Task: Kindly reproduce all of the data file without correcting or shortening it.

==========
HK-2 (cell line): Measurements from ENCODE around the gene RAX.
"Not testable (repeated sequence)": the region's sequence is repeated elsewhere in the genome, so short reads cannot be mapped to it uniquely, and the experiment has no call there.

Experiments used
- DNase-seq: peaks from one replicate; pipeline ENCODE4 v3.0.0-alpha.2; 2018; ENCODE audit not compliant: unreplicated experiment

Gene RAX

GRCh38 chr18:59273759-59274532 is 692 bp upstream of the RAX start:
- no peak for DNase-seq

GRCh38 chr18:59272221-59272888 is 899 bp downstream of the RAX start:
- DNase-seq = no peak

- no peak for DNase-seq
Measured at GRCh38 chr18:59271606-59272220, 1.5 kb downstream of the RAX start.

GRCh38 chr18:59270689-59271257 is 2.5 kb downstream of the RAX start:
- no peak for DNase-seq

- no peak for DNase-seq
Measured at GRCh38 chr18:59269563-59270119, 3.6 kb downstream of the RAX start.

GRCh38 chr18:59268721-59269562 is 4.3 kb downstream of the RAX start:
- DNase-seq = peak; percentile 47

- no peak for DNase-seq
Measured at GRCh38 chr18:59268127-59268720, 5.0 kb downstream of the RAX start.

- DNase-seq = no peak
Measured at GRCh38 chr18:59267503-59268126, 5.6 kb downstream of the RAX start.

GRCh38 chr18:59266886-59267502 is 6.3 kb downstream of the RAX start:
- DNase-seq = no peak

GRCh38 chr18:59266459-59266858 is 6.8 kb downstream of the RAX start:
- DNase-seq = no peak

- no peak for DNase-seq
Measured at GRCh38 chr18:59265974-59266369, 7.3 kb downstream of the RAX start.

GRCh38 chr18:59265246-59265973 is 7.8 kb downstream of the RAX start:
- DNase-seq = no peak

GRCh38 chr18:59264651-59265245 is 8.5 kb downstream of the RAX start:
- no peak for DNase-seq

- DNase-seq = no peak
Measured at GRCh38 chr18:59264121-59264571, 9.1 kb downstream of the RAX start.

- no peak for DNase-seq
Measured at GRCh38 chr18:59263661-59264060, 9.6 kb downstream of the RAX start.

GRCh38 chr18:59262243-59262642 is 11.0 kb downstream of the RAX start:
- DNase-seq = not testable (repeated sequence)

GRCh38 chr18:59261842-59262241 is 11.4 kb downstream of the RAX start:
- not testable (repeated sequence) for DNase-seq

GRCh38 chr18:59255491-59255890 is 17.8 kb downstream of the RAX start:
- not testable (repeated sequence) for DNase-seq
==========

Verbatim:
HK-2 (cell line): Measurements from ENCODE around the gene RAX.
"Not testable (repeated sequence)": the region's sequence is repeated elsewhere in the genome, so short reads cannot be mapped to it uniquely, and the experiment has no call there.

Experiments used
- DNase-seq: peaks from one replicate; pipeline ENCODE4 v3.0.0-alpha.2; 2018; ENCODE audit not compliant: unreplicated experiment

Gene RAX

GRCh38 chr18:59273759-59274532 is 692 bp upstream of the RAX start:
- no peak for DNase-seq

GRCh38 chr18:59272221-59272888 is 899 bp downstream of the RAX start:
- DNase-seq = no peak

- no peak for DNase-seq
Measured at GRCh38 chr18:59271606-59272220, 1.5 kb downstream of the RAX start.

GRCh38 chr18:59270689-59271257 is 2.5 kb downstream of the RAX start:
- no peak for DNase-seq

- no peak for DNase-seq
Measured at GRCh38 chr18:59269563-59270119, 3.6 kb downstream of the RAX start.

GRCh38 chr18:59268721-59269562 is 4.3 kb downstream of the RAX start:
- DNase-seq = peak; percentile 47

- no peak for DNase-seq
Measured at GRCh38 chr18:59268127-59268720, 5.0 kb downstream of the RAX start.

- DNase-seq = no peak
Measured at GRCh38 chr18:59267503-59268126, 5.6 kb downstream of the RAX start.

GRCh38 chr18:59266886-59267502 is 6.3 kb downstream of the RAX start:
- DNase-seq = no peak

GRCh38 chr18:59266459-59266858 is 6.8 kb downstream of the RAX start:
- DNase-seq = no peak

- no peak for DNase-seq
Measured at GRCh38 chr18:59265974-59266369, 7.3 kb downstream of the RAX start.

GRCh38 chr18:59265246-59265973 is 7.8 kb downstream of the RAX start:
- DNase-seq = no peak

GRCh38 chr18:59264651-59265245 is 8.5 kb downstream of the RAX start:
- no peak for DNase-seq

- DNase-seq = no peak
Measured at GRCh38 chr18:59264121-59264571, 9.1 kb downstream of the RAX start.

- no peak for DNase-seq
Measured at GRCh38 chr18:59263661-59264060, 9.6 kb downstream of the RAX start.

GRCh38 chr18:59262243-59262642 is 11.0 kb downstream of the RAX start:
- DNase-seq = not testable (repeated sequence)

GRCh38 chr18:59261842-59262241 is 11.4 kb downstream of the RAX start:
- not testable (repeated sequence) for DNase-seq

GRCh38 chr18:59255491-59255890 is 17.8 kb downstream of the RAX start:
- not testable (repeated sequence) for DNase-seq